I thought this savings Help to save account was for people on universal credit and low income. I am on universal credit and I was told I wasn't eligible. Can any one explain why I can not save on this account, as the government are always trying to tell us who are on universal credit to try and save.

I thought this savings Help to save account was for people on universal credit and low income. I am on universal credit and I was told I wasn't eligible. Can any one explain why I can not save on this account, as the government are always trying to tell us who are on universal credit to try and save.

There is earning criteria as set out below "claiming Universal Credit and your household earned £604.56 or more from paid work in your last monthly assessment period" If this is the case for you then one assessment period where you meet the criteria then you could apply for an account.

Hi there I advised a family friend who is currently on maternity leave, and on UC, to look at the Help to Save Scheme but "the computer said No" because her maternity pay is only £563 per month. I have confirmed with her that her maternity pay is as per current legislation: 90% of average pay. If she were working instead of on maternity leave, her pay would be in the region of £628 pm (£145pw) and she would be eligible for the scheme. I'm not entirely sure that this represents a form of discrimination but I do think it is a very unfortunate outcome for my friend, and one that the government ought to, and could easily address. This is my first post on MSE - will the experts take this up with the govt? Thanks.

This is just a forum, there is probably no-one here who is going to 'take this up with the govt', but there is nothing to stop you writing to your mp about it. Maybe when your friend starts working again she'll earn enough to be entitled to open the help to save account. In the meantime, there are a couple of savings accounts which pay some interest if she can pay £50 a month into them. And she could potentially 'earn' £600 in two years from taking advantage of current account switching offers.

Thanks for this Jami Ive noticed MSE often refer to their contacts at HM treasury and how they can quickly check apparent anomalies with them; this is what I was hoping for but of course I can take this up myself.

## Replies

NewbieYou withdraw £600. The maximum you can pay back in is £1200 taking the end balance to £1800.

So your balance at the end is £1800 which is £600 more than the year 2 end balance.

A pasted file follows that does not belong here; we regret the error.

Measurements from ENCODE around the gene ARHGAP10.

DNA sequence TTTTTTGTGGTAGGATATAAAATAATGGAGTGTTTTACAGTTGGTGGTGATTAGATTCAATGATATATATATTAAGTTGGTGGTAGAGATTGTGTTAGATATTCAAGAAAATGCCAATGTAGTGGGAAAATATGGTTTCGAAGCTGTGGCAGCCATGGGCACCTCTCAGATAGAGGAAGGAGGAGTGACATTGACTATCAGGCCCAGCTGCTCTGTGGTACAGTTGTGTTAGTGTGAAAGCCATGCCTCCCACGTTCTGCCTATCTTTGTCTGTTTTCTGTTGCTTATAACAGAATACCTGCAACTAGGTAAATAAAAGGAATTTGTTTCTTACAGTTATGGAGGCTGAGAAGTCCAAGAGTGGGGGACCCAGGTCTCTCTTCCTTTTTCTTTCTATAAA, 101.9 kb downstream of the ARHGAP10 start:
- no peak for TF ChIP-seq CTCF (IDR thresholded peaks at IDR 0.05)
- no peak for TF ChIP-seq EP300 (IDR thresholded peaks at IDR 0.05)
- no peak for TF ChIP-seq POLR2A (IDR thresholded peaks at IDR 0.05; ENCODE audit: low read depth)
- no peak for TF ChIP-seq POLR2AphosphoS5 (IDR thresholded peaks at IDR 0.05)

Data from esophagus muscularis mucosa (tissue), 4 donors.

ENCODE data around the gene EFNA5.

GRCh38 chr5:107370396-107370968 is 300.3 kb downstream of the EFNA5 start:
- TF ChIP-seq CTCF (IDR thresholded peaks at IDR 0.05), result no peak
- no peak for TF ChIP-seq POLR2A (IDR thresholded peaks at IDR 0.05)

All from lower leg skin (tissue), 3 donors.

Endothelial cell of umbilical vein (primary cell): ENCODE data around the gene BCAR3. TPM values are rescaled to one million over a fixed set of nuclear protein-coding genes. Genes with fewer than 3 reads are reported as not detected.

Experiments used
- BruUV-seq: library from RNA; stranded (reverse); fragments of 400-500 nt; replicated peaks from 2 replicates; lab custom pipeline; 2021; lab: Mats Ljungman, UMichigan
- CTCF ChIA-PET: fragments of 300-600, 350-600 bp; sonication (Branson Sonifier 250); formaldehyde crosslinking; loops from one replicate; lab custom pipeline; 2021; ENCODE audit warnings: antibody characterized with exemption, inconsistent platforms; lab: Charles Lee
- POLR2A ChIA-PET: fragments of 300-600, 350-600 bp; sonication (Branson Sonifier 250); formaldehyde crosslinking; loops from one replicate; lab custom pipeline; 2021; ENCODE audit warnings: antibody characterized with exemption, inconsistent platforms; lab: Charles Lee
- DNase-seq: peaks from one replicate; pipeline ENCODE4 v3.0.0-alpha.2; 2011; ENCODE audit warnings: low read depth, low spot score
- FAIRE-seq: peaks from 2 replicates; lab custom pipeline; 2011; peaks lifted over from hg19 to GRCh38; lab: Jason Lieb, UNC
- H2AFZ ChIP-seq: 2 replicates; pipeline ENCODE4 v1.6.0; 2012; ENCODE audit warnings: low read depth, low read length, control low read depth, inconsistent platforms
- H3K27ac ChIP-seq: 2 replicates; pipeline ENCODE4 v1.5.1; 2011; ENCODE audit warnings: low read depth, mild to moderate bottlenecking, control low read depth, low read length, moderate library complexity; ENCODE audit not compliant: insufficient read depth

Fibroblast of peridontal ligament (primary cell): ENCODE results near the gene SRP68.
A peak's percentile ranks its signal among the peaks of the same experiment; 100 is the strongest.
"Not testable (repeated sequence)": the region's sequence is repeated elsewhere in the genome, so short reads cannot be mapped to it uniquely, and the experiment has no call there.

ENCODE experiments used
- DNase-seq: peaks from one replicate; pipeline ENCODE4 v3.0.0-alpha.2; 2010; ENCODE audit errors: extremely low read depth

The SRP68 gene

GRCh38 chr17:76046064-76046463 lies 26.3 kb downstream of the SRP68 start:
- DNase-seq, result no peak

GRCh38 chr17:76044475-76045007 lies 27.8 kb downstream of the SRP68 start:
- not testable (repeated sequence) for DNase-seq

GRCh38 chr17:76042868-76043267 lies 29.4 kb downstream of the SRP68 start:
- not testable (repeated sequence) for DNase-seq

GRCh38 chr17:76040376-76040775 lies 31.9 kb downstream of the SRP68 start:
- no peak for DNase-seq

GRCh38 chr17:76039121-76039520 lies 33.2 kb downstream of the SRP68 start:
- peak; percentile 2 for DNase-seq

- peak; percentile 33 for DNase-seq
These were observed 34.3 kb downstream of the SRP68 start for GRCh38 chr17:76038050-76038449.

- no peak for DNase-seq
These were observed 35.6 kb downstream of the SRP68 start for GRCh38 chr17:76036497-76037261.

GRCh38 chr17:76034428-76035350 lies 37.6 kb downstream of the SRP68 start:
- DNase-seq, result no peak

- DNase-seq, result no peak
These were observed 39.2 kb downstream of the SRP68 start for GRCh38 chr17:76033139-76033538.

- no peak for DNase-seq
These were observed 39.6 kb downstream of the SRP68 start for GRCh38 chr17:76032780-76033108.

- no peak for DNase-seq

Hence bonus is £300.

Newbiehighestamount you've had in the accountduringthe two years, not the amount that's there at the end – though these could be the same.For example, if you'd managed to save £1,000, but needed to withdraw £200 before the end of the two years, despite having a balance of £800 you'd still get a £500 bonus, as that's 50% of your highest balance, which was £1,000.

highestbalance in years three and four exceeds yourhighestbalance in years one and two. This isn't very clear, so here's how it could work in practice...Let's assume you managed to save £500 in years one and two – you'd get a £250 bonus paid out at the end of the second year. But you needed to use the £500 for car repairs, so withdrew it all.

Then, in years three and four, you found you could start saving again and managed to save £750. In this case, you'd get a £125 bonus (this is worked out as £750 - £500 = £250, the bonus being 50% of the difference between your two highest balances).

Your highest balance at the end of year 4 is £1800 (because of the extra £600 withdrawal, which is not the bonus)

Difference is £600 so the bonus is £300.

I don't understand why you don't understand what I am explaining.

NewbieI was counting each 2 year period as 2 separate entities! Got it now 🤦♀️

NewbieForumite"claiming Universal Credit and your household earned £604.56 or more from paid work in your last monthly assessment period"

If this is the case for you then one assessment period where you meet the criteria then you could apply for an account.

NewbieI advised a family friend who is currently on maternity leave, and on UC, to look at the Help to Save Scheme but "the computer said No" because her maternity pay is only £563 per month.

I have confirmed with her that her maternity pay is as per current legislation: 90% of average pay. If she were working instead of on maternity leave, her pay would be in the region of £628 pm (£145pw) and she would be eligible for the scheme. I'm not entirely sure that this represents a form of discrimination but I do think it is a very unfortunate outcome for my friend, and one that the government ought to, and could easily address.

This is my first post on MSE - will the experts take this up with the govt?

Thanks.

ForumiteMaybe when your friend starts working again she'll earn enough to be entitled to open the help to save account. In the meantime, there are a couple of savings accounts which pay some interest if she can pay £50 a month into them. And she could potentially 'earn' £600 in two years from taking advantage of current account switching offers.

NewbieIve noticed MSE often refer to their contacts at HM treasury and how they can quickly check apparent anomalies with them; this is what I was hoping for but of course I can take this up myself.